As it is, Amtrak began Thruway bus service to Newton from Oklahoma City last year for that purpose.

It is the nature of rail passenger advocates to spin studies and inspection trains in the best possible light.

Mark Corriston, a member of the National Association of Railroad Passengers, carried a sign that he held up at the Topeka, Kansas, station – which is already served by Amtrak’s Southwest Chief – that read, “If Amtrak runs it, we will ride it.”

He told a local news reporter that the sign was out of the movie Field of Dreams, in which an Iowa farmer hears a voice saying, “If you build it, they will come.” That was in reference to a baseball diamond.

But not all passenger advocates are as sanguine.

In two postings on the NARP website, Evan Stair, president of Passenger Rail Oklahoma, Passenger Rail Kansas, sounded downright morose about the prospects for extending the Flyer.

His comments are illustrative of the sense of weariness that passenger advocates must feel.

As Stair sees it, the inspection train was part of a continuing dialogue rather than a means to an end.

He suspects that the inspection run “will likely become yet another symbol of dashed hopes as Amtrak’s national route system continues to stagnate.”

In 1998 Amtrak ran an inspection train to Tulsa, Oklahoma, but that has yet to materialize into scheduled intercity rail passenger service to a city that last had it on the day before Amtrak came to life in 1971.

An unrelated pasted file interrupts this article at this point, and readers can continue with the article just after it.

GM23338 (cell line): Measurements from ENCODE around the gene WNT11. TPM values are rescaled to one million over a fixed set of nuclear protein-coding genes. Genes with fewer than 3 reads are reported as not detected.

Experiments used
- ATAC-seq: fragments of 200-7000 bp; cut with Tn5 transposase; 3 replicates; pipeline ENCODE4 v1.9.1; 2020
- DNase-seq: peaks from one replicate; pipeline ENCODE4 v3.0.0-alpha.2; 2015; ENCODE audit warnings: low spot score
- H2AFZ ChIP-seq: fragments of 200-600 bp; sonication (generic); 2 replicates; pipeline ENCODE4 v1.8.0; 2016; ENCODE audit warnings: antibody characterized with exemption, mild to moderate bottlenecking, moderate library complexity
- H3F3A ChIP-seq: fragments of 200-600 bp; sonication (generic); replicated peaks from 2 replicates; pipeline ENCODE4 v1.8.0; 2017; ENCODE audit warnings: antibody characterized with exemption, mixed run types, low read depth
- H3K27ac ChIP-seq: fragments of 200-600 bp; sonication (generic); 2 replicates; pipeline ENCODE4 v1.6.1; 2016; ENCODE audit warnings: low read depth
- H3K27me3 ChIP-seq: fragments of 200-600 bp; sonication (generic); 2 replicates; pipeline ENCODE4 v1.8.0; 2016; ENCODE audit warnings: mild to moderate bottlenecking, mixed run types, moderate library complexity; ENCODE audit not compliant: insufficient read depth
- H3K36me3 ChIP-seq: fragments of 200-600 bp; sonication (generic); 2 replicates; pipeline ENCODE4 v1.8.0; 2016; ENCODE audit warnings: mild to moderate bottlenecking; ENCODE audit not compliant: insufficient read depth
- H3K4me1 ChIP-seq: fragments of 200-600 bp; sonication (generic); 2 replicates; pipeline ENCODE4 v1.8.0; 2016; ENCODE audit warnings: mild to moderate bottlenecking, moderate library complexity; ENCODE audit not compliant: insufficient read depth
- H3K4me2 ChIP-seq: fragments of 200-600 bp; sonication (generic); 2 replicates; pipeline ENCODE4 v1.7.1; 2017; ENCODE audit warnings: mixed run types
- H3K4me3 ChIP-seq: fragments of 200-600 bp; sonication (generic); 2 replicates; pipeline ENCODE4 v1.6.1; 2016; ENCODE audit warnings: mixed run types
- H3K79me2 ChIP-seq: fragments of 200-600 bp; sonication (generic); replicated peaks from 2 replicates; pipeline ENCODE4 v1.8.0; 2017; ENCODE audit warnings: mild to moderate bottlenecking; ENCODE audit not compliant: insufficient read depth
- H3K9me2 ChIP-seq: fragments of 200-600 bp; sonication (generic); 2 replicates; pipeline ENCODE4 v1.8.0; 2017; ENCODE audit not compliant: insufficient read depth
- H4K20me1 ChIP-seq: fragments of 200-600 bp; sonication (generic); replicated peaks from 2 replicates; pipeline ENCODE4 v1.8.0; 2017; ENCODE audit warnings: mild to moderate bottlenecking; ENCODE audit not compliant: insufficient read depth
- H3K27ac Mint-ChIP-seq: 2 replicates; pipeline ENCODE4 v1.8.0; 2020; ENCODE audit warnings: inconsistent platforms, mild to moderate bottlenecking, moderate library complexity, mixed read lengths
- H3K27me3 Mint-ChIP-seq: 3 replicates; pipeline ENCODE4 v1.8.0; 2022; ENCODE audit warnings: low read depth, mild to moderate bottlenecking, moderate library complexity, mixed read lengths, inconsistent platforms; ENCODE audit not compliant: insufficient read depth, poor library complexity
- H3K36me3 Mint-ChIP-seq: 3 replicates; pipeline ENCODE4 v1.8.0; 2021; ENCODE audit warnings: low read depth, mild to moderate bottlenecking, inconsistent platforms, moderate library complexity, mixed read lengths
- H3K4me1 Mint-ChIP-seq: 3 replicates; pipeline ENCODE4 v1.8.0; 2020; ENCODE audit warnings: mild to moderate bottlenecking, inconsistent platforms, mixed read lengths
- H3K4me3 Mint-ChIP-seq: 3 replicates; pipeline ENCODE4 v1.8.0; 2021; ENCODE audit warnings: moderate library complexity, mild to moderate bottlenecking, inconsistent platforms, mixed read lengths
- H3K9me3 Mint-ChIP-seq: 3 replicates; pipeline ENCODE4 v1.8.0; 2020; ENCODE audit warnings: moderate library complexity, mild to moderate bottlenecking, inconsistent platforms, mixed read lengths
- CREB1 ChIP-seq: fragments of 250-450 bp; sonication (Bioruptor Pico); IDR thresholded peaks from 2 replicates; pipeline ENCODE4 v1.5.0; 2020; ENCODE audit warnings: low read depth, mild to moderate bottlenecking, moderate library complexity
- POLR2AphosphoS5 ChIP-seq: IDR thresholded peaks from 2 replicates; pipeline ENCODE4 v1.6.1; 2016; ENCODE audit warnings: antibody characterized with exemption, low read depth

Stair said the logical endpoints for the Heartland Flyer are Fort Worth and Kansas City.

For the past 18 years the Flyer has operated between Fort Worth and Oklahoma City, connecting at the former city with the Chicago-San Antonio Texas Eagle.

BNSF and Amtrak had earlier said that to operate the train between Fort Worth and Kansas City would require $479 million in capital improvements.

That figure drops to between $126 million to $156 million if the extension goes no further north than Newton.

Stair questions whether that much needs to be spent on a line that has moderate freight traffic.

In recent years, the Heartland Flyer has been funded by the states of Oklahoma and Texas.

Oklahoma nearly cut its funding by $1 million for fiscal year 2018, which would have ended or sharply curtailed operation of the train.

At the last minute, the legislature came up with the funds, but Stair noted that Oklahoma’s finances are strained due to declining revenue.

In such an environment, Stair wrote, there is little prospect for the state agreeing to meet the capital needs demanded by Amtrak and BNSF.

Heartland Flyer service expansion is essential to [its] preservation,” Stair wrote. “The train cannot survive for much longer as-is. Amtrak now recognizes this after 18 years. What took them so long? We were knocking on their doors 10 years ago!”

A more likely solution to the capital funding dilemma, Stair wrote, would be using federal grant money such as TIGER funding.

TIGER funds were used to rebuild the BNSF track in western Kansas, southeast Colorado, and northern New Mexico used by the Southwest Chief.

Yet with the Trump administration seeking to end the TIGER program, it is not clear where that funding will come from.

“There is some good news,” Stair wrote. “There are signs Amtrak managers who deal directly with the Heartland Flyer are listening. This only occurred when Passenger Rail Oklahoma encouraged, through a failed House Bill, to unbundle the Heartland Flyer contract. ODOT and TxDOT then threatened a request for proposal to unbundle the service.”

That would have meant having an operator other than Amtrak operate the train.